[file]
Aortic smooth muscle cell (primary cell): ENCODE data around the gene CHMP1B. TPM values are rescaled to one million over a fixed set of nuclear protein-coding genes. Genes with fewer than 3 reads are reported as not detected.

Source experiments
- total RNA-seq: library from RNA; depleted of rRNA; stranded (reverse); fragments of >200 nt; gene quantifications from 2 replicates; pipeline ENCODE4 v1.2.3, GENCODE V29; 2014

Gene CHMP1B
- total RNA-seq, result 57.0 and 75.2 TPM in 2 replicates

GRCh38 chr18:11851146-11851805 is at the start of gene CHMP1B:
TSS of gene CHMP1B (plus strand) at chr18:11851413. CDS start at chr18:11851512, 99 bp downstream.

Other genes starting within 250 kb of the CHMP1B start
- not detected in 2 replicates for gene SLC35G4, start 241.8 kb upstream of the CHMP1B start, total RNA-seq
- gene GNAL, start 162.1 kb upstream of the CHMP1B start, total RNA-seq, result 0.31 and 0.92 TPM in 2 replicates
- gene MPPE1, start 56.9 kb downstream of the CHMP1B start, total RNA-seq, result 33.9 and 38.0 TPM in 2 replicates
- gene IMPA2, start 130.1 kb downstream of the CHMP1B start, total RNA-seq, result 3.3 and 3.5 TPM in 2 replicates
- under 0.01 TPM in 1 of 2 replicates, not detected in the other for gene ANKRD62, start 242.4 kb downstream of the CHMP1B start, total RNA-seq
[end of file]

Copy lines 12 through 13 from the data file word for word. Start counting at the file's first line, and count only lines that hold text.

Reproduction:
- gene IMPA2, start 130.1 kb downstream of the CHMP1B start, total RNA-seq, result 3.3 and 3.5 TPM in 2 replicates
- under 0.01 TPM in 1 of 2 replicates, not detected in the other for gene ANKRD62, start 242.4 kb downstream of the CHMP1B start, total RNA-seq